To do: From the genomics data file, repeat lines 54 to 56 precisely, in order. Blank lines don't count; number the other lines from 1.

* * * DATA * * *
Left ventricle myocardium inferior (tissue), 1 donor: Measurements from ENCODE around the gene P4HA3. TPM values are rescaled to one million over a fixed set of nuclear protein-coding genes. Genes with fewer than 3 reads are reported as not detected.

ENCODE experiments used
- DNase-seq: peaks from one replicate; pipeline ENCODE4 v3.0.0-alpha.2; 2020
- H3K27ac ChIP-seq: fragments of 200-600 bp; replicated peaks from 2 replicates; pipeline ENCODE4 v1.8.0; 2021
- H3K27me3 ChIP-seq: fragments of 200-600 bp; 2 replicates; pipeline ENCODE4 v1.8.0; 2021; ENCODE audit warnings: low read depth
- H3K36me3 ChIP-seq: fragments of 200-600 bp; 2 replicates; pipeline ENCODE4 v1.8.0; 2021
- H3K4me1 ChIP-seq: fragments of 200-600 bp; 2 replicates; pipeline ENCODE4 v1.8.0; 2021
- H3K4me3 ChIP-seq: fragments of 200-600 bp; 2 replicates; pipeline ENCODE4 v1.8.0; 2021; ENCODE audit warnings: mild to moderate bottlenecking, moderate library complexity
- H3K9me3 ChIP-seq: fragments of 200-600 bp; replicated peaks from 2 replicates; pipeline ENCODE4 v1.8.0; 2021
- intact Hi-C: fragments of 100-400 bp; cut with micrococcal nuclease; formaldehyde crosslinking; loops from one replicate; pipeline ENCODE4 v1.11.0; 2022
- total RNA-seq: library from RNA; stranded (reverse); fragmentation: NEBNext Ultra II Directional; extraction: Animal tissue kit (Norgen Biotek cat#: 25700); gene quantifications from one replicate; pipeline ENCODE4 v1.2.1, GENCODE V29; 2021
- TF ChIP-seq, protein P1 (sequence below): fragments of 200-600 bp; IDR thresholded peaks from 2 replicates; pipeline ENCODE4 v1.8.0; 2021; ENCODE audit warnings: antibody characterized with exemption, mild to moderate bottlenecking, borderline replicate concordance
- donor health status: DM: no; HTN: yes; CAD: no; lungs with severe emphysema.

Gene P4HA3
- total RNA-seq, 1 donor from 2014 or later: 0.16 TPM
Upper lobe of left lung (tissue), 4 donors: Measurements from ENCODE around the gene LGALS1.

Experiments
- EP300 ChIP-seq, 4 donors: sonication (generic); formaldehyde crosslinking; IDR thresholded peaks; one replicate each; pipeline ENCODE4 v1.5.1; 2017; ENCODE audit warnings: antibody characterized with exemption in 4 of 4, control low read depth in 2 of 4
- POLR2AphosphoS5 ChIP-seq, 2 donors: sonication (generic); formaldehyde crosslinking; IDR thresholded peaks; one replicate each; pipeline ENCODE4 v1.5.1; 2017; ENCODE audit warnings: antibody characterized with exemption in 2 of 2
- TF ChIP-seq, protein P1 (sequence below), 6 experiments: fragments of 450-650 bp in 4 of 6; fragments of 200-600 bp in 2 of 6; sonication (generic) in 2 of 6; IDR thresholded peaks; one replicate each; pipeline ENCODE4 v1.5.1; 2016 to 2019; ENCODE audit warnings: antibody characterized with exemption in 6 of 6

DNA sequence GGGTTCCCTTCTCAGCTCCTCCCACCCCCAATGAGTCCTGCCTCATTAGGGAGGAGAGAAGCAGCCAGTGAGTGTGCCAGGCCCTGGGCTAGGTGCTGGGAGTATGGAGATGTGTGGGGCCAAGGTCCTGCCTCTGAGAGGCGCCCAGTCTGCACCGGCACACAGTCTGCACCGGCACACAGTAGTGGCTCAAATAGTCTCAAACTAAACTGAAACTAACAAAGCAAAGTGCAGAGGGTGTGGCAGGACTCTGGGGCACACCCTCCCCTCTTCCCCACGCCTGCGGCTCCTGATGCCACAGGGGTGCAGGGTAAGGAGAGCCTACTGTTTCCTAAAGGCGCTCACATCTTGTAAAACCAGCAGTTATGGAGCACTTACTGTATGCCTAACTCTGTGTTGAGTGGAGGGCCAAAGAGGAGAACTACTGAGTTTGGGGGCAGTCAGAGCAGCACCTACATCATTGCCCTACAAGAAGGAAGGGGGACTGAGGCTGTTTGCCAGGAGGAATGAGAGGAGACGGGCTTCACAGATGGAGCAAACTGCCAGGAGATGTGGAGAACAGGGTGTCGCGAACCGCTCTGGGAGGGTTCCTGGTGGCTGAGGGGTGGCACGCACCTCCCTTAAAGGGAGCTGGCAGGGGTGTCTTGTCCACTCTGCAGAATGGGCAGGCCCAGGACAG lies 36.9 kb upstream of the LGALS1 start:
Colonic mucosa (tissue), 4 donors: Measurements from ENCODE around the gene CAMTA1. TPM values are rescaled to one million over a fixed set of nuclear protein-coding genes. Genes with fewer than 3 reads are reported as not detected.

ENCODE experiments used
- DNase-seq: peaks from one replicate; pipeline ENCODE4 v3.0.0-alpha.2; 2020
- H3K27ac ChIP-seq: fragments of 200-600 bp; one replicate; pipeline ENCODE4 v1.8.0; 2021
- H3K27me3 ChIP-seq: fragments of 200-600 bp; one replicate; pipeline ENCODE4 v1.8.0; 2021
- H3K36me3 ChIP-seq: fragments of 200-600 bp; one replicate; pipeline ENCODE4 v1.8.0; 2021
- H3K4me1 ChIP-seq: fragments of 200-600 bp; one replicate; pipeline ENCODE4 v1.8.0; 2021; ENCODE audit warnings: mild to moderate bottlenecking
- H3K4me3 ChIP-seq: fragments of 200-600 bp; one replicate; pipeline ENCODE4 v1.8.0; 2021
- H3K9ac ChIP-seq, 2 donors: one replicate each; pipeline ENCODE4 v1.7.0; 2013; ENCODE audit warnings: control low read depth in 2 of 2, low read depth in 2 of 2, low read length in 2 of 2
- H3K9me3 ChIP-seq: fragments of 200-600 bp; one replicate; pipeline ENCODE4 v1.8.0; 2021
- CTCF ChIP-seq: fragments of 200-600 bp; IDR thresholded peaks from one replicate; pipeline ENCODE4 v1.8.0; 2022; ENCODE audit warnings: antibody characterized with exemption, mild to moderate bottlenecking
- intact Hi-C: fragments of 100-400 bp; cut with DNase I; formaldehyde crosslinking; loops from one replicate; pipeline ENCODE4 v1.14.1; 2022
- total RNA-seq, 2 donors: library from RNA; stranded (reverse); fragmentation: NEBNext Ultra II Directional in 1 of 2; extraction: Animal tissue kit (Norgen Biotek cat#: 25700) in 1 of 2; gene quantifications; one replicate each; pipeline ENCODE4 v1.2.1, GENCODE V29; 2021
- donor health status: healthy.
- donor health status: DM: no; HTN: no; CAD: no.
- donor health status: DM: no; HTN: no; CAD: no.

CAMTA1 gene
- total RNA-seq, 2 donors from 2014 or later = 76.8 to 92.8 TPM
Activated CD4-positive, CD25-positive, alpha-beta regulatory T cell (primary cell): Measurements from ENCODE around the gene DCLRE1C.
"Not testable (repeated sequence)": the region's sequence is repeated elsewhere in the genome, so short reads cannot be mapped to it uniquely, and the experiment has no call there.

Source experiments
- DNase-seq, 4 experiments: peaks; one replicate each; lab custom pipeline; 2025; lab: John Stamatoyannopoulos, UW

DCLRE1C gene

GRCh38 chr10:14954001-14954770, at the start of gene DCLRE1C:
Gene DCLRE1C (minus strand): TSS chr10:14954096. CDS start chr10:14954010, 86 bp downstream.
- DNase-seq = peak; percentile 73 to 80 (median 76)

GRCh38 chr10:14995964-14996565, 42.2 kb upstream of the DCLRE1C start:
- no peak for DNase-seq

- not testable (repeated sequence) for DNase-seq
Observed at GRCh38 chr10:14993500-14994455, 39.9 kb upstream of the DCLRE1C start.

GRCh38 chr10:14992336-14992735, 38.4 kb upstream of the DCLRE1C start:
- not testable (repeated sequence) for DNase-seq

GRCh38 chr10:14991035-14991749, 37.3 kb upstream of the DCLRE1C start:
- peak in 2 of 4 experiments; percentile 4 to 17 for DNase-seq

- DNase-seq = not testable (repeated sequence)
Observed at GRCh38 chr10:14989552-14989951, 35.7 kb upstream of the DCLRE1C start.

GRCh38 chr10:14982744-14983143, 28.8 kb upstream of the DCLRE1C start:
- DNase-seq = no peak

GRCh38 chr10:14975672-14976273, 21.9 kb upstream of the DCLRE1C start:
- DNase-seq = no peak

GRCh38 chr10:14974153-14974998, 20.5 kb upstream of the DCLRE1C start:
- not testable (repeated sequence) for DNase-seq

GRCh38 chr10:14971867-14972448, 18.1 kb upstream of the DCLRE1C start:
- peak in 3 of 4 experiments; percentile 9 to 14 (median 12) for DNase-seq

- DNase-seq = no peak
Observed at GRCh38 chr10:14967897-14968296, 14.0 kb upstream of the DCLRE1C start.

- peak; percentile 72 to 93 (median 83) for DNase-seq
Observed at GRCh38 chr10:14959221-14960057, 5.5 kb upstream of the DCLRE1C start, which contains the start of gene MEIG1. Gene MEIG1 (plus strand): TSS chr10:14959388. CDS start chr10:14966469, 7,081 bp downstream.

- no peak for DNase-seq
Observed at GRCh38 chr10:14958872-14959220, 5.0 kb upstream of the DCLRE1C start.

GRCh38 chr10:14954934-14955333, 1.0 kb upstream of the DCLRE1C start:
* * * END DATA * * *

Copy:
GRCh38 chr10:14991035-14991749, 37.3 kb upstream of the DCLRE1C start:
- peak in 2 of 4 experiments; percentile 4 to 17 for DNase-seq

- DNase-seq = not testable (repeated sequence)